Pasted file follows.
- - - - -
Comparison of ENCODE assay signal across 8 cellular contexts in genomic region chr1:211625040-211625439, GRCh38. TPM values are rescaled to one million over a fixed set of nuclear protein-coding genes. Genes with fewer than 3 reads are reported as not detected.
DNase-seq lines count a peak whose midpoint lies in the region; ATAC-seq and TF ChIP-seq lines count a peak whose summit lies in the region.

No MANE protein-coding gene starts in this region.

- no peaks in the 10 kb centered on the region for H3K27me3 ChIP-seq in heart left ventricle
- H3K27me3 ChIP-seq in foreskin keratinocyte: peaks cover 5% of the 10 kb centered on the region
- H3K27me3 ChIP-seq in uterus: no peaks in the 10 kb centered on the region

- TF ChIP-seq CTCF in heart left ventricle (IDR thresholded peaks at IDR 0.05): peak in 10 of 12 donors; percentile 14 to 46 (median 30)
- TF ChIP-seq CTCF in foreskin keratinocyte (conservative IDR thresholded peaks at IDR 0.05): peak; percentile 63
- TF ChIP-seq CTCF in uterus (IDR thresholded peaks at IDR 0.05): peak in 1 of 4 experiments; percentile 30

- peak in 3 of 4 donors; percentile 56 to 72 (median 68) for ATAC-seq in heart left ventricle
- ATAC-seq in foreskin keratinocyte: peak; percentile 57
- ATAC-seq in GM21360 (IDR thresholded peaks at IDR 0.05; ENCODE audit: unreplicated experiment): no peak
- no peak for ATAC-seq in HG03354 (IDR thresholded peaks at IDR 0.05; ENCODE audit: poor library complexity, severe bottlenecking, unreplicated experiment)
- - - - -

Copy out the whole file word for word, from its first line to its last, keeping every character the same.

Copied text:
Comparison of ENCODE assay signal across 8 cellular contexts in genomic region chr1:211625040-211625439, GRCh38. TPM values are rescaled to one million over a fixed set of nuclear protein-coding genes. Genes with fewer than 3 reads are reported as not detected.
DNase-seq lines count a peak whose midpoint lies in the region; ATAC-seq and TF ChIP-seq lines count a peak whose summit lies in the region.

No MANE protein-coding gene starts in this region.

- no peaks in the 10 kb centered on the region for H3K27me3 ChIP-seq in heart left ventricle
- H3K27me3 ChIP-seq in foreskin keratinocyte: peaks cover 5% of the 10 kb centered on the region
- H3K27me3 ChIP-seq in uterus: no peaks in the 10 kb centered on the region

- TF ChIP-seq CTCF in heart left ventricle (IDR thresholded peaks at IDR 0.05): peak in 10 of 12 donors; percentile 14 to 46 (median 30)
- TF ChIP-seq CTCF in foreskin keratinocyte (conservative IDR thresholded peaks at IDR 0.05): peak; percentile 63
- TF ChIP-seq CTCF in uterus (IDR thresholded peaks at IDR 0.05): peak in 1 of 4 experiments; percentile 30

- peak in 3 of 4 donors; percentile 56 to 72 (median 68) for ATAC-seq in heart left ventricle
- ATAC-seq in foreskin keratinocyte: peak; percentile 57
- ATAC-seq in GM21360 (IDR thresholded peaks at IDR 0.05; ENCODE audit: unreplicated experiment): no peak
- no peak for ATAC-seq in HG03354 (IDR thresholded peaks at IDR 0.05; ENCODE audit: poor library complexity, severe bottlenecking, unreplicated experiment)